Yields on Romania’s international bonds fell to a record low on the country’s plan to tap debt markets with a new issue to beef up the Finance Ministry’s reserves as local debt issuance lagged monthly targets.
The yield on Eurobonds due 2018 declined 9 basis points, or 0.09 percentage point, to 4.852 percent, the lowest on a closing basis since the securities started trading in July 2010. Yields on 10-year dollar debt were little changed at 5.63 percent, the weakest level since the instrument first traded in January, according to data compiled by Bloomberg.
Romania plans to sell bonds in euros in the next two months, Deputy Finance Minister Enache Jiru told Bloomberg on Aug. 23. Reserves with the Finance Minsitry, also known as financing buffer, depleted to 3.3 billion euros ($4.1 billion) in July from 4.9 billion euros in April as it repaid maturing debt and financed the budget deficit, the ministry said July 25.
“A Eurobond issue later in the fall will consolidate the central bank’s reserves and contain the upward trend in bond yields since the finance ministry will be in a position to reduce the supply of leu-denominated bonds on the local market in the fourth quarter,” analysts at Banca Comerciala Romana SA wrote in a report today. “This action however remains tentative since the investors’ are pretty much skittish these days.”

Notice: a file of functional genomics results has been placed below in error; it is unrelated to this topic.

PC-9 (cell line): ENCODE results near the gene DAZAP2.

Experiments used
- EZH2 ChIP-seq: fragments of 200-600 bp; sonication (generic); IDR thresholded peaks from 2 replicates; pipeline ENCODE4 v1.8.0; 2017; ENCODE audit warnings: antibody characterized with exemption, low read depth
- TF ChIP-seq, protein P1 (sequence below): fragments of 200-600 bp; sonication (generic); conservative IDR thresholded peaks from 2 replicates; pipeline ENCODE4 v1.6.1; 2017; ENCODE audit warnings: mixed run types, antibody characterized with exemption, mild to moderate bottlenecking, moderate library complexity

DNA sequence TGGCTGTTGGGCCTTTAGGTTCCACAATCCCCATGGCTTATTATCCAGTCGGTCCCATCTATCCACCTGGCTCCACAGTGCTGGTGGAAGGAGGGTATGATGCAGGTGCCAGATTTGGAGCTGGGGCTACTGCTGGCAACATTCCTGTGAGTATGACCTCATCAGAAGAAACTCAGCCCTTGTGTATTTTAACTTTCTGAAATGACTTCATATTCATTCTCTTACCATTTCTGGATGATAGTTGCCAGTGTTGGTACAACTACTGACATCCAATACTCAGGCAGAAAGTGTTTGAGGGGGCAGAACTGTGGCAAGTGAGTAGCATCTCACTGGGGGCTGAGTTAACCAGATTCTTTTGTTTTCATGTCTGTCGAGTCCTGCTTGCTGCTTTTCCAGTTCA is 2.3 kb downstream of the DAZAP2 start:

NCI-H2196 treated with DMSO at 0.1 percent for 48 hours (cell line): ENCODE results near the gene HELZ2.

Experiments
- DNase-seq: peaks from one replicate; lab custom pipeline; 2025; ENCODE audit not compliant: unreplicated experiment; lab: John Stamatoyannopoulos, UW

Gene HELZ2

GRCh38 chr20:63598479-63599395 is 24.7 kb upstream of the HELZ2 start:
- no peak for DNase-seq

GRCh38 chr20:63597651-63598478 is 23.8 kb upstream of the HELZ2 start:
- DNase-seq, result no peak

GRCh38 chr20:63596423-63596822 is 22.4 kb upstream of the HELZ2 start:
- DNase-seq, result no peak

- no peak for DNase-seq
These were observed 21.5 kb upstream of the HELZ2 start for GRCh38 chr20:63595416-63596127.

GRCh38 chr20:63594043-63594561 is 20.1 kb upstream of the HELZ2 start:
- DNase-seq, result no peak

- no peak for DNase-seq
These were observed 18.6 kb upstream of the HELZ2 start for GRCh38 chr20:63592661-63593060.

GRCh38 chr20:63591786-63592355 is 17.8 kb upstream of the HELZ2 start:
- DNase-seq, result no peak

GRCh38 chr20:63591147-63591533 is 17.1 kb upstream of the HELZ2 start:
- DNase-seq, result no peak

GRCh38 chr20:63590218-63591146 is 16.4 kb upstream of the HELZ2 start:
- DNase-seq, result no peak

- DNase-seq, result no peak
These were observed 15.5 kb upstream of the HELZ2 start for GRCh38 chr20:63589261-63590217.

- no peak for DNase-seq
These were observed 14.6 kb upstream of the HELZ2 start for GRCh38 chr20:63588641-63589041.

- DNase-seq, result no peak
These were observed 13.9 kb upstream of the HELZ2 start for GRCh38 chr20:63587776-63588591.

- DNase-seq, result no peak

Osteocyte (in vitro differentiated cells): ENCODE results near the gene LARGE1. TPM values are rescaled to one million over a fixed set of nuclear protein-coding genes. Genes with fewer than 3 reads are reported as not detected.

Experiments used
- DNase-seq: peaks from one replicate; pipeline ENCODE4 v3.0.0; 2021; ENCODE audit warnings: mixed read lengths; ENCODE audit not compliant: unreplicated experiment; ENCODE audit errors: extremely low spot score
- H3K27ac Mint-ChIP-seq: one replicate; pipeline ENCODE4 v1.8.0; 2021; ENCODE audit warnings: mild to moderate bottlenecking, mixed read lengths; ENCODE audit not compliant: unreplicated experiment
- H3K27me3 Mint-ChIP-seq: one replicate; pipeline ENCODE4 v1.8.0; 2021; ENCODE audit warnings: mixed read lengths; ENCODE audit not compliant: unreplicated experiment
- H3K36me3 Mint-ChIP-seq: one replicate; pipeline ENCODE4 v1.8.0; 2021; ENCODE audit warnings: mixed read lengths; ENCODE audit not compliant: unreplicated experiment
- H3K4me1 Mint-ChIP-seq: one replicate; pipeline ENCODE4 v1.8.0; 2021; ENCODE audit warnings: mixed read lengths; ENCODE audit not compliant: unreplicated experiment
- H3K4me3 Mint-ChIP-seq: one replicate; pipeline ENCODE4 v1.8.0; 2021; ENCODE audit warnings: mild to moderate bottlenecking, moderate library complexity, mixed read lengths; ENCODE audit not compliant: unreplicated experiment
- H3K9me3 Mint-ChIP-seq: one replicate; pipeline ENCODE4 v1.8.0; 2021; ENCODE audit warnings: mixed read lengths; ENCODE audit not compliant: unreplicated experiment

Romania has pledged to the International Monetary Fund it will maintain a buffer that can finance at least four months of its budget deficit.
The ministry sold 1.4 billion lei ($394 million) in local debt this month against a target of 2.5 billion lei. It raised 1.4 billion lei in June, compared with the 3.5 billion lei it planned for the month. In July, it borrowed 1.6 billion lei against a plan of 2.25 billion lei.
The leu gained 0.3 percent to 4.4545 per euro at 2:51 p.m. in Bucharest, after appreciating 0.5 percent in the past five days.
The currency hit a record low of 4.6520 per euro on Aug. 3 after a referendum in July to impeach President Traian Basescu. That vote was invalidated on Aug. 21 by the country’s Constitutional Court as turnout was lower than required, paving the way for Basescu’s return to office on Aug. 28.
The cost of insuring against a Romanian default for five years using credit-default swaps was little changed at 393 basis points, below that of Italy at 457 basis points, according to data compiled by Bloomberg.
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